Tractors and trailers running
on narrow tyres may have
sufficient traction for most
tasks on livestock farms.
But what of the damage
they cause to soil structure
and grass productivity?
Peter Hill examines the
problem and solutions
THE trouble with soil compaction is, from the surface at least, it is invisible. The symptoms are also subtle – ground that remains wet long after the rain has stopped because of restricted drainage and grass reluctant to green up in the spring because of inadequate root development.
In consequence, soils produce poorer forage yields and sward quality and poaching increases. All of which hits the productivity of valuable grass leys.
Teagasc, Irelands agricultural advisory service, conducted a three-year experiment comparing grass yields from fields harvested with machinery running on standard tyres and then larger tyres that could be operated at no more than 0.8bar (12psi) to give a significant reduction in soil compaction.
On a relatively dry site at the organisations Oak Park research centre, near Carlow, the LGP system produced 8% more grass. On a wetter, poorly draining site at Kilmaley, the result was a 16% increase in yield.
Researcher Dermot Forristal notes that in what were three relatively dry years, neither system caused visible surface damage such as rutting.
So even without these symptoms, it is clear that compacted soil limits forage production. The only way to find out is to dig down into the soil profile and inspect the structure and depth of root growth.
On susceptible soils, compaction may well be found deeper than expected since the effect of a heavy slurry tanker, for example, goes far beyond the depth of any wheelings or ruts left on the surface, and certainly well beyond typical ploughing depths.
Taking steps to minimise compaction in the first place requires a two-part strategy – keep off the land when soils are susceptible to compaction (ie when wet) and use tyres of a generous size and specification on tractors, trailers and other heavy field machinery.
Arable farmers have increasingly taken both aspects of this strategy to heart in recent years with positive results, and grassland farms would do well to do the same.
Not necessarily by going to the extreme of fitting huge balloon-type tyres, which are expensive and often impractical, but by at least moving to modern tyre designs (preferably radial) of a size that allows lower inflation and, therefore, ground pressures.
The principal role of any tyre is to support the weight of the vehicle on which it is fitted. Its volume and the pressure of air inside the tyre, together with differences in construction, determine the weight a particular tyre can carry.
In general, the larger the volume of air contained in the tyre, the lower is the pressure needed to carry a given weight.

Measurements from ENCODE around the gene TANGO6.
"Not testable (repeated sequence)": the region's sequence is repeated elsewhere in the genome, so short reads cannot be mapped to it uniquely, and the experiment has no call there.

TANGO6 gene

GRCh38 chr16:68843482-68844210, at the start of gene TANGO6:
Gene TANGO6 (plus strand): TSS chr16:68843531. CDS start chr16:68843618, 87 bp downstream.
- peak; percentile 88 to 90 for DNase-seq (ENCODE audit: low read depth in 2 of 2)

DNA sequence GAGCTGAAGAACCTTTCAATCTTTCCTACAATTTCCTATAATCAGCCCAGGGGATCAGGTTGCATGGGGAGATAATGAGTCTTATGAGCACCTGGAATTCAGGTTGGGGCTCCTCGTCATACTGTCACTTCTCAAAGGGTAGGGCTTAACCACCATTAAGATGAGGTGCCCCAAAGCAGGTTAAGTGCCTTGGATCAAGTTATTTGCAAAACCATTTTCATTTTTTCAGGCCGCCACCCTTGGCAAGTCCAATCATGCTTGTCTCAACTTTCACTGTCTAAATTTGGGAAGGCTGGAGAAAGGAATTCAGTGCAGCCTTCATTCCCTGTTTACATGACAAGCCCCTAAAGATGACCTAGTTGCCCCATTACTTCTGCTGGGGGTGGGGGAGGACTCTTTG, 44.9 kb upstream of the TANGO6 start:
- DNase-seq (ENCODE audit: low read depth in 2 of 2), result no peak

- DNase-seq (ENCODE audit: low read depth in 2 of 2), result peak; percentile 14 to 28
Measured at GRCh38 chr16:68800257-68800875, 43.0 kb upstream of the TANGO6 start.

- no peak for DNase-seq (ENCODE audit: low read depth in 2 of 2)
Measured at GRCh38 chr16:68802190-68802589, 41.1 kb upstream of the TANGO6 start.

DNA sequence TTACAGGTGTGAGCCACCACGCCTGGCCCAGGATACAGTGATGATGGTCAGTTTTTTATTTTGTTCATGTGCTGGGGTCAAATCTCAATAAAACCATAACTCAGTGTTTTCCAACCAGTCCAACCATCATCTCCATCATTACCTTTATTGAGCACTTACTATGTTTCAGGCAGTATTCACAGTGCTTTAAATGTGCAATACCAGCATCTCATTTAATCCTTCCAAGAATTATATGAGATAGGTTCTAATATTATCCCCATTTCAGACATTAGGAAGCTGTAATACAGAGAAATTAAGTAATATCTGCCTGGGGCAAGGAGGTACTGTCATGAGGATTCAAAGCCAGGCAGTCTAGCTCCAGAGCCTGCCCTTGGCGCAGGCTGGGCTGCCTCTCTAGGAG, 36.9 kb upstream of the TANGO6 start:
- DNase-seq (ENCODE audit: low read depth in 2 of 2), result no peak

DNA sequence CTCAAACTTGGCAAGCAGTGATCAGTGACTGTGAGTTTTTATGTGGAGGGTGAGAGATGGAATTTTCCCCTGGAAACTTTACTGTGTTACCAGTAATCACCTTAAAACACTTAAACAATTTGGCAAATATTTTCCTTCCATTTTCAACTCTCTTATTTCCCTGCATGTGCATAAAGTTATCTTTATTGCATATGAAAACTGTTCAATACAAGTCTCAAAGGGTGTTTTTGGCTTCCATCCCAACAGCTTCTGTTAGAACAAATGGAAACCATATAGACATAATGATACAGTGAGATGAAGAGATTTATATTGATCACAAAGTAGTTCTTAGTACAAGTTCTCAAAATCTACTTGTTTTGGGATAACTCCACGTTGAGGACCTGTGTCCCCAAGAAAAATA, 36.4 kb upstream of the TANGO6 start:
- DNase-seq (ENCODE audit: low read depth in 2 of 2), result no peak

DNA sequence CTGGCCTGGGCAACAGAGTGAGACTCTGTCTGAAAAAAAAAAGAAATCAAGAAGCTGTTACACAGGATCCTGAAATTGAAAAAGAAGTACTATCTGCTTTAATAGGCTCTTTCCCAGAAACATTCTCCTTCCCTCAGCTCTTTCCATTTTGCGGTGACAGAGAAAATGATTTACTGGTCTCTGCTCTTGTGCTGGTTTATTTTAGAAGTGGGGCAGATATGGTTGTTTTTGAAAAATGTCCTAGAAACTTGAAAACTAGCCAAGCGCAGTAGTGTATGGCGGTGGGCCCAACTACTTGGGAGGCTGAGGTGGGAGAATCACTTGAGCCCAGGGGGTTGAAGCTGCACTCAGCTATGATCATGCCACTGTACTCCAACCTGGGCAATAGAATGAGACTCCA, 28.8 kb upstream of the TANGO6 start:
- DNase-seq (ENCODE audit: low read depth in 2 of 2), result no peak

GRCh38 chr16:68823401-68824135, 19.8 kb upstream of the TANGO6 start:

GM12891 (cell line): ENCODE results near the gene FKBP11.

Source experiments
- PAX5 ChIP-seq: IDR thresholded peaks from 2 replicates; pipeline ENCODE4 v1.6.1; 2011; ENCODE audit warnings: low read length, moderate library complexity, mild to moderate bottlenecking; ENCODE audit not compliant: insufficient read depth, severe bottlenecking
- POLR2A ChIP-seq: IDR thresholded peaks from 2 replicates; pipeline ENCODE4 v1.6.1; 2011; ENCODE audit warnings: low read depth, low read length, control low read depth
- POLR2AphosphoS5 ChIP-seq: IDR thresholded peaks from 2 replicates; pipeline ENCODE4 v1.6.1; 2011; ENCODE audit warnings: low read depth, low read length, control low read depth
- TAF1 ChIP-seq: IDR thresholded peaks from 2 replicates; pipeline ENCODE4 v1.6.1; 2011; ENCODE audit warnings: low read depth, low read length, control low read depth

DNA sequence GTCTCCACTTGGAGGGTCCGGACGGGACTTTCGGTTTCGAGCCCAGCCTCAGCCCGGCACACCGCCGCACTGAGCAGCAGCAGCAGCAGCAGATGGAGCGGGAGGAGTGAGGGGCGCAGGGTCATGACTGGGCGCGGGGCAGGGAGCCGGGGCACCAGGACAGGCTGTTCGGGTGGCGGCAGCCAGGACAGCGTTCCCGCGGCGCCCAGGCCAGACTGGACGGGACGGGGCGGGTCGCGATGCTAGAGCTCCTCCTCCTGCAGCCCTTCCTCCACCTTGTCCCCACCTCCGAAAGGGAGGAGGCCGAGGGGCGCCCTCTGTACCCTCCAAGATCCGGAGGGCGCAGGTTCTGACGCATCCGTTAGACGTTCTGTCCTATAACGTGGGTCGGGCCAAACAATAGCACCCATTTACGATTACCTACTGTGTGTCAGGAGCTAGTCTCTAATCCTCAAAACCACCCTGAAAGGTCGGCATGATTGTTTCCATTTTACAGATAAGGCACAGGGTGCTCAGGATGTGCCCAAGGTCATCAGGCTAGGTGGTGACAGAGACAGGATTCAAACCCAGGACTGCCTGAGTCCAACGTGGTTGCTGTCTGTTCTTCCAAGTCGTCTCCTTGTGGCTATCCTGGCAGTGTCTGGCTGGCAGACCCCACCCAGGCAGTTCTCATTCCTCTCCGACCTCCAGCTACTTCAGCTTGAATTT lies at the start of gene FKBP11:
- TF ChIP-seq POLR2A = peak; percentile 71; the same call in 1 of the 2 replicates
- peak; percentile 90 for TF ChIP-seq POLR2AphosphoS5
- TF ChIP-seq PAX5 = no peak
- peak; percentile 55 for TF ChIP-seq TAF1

Inflation pressure is important because it broadly equates to the load or pressure imposed on the soil. There is some logic in this given that a tyre stiffens and the contact patch width and length get smaller as it is pumped up.
As inflation pressure is reduced, the tyre carcass can flex, spread its tread across the ground with a longer and wider contact patch, and so reduce the ground bearing pressure of the vehicle.
That will reduce the extent and depth of compaction and reduce surface rut depth. It will also make heavy trailers and tankers easier to pull because of a reduction in rolling resistance, which is largely generated by the tyre compressing the soil as it moves forward.
The aim should be to fit tyres that carry the weight of the vehicle at the lowest possible inflation pressure. The latter will be determined by the weight each tyre has to carry, but will be influenced by how far and how fast the tyre will be used on the road.
If a tyre is run too squashy for too long and too fast, it will deteriorate and eventually fail.
The only answer is one of two compromises. Either road speed must be limited so that the tyre can be inflated to its optimum pressure for use in the field, or some field performance must be lost by using an inflation pressure best suited to speedy or extended road travel. *
In assessing different tyres for tractors, trailers and other grassland machinery, consider the following characteristics.
Size Width and diameter contribute to the size of the tyre:soil contact patch. Larger diameter tyres have a longer contact patch and less rolling resistance.
Strength Can the tyre support the required load at a relatively low inflation pressure?
Flexibility At low pressures, can the tyre flex sufficiently to maximise the width and length of the tyre/soil contact patch?
Practicality Can the tyres be fitted without making the trailer or implement too wide or too high? Are tandem axles positioned far enough apart to allow large diameter tyres to be fitted?
Options When buying a new trailer, slurry tanker of other field implements of significant size and weight, check out the options list for the largest available tyres and seek advice from a tyre specialist on appropriate sizes and inflation pressures.
Big tyres on heavy harvesting machinery can reduce soil compaction and yield loss on silage leys.
Right: Crossplies such as the Alliance I-328 (pictured) and Vredestein Flotation+ may not have the suppleness of a radial but in generous sizes can still reduce surface damage and sub-surface compaction from heavily laden silage trailers.
Radial technology, as illustrated by the new Trelleborg TWIN Radial (left) and Nokian ELS (below), is becoming more widely applied to trailer tyres, increasing their load capacity, flexibility, and ability to run at lower inflation pressures.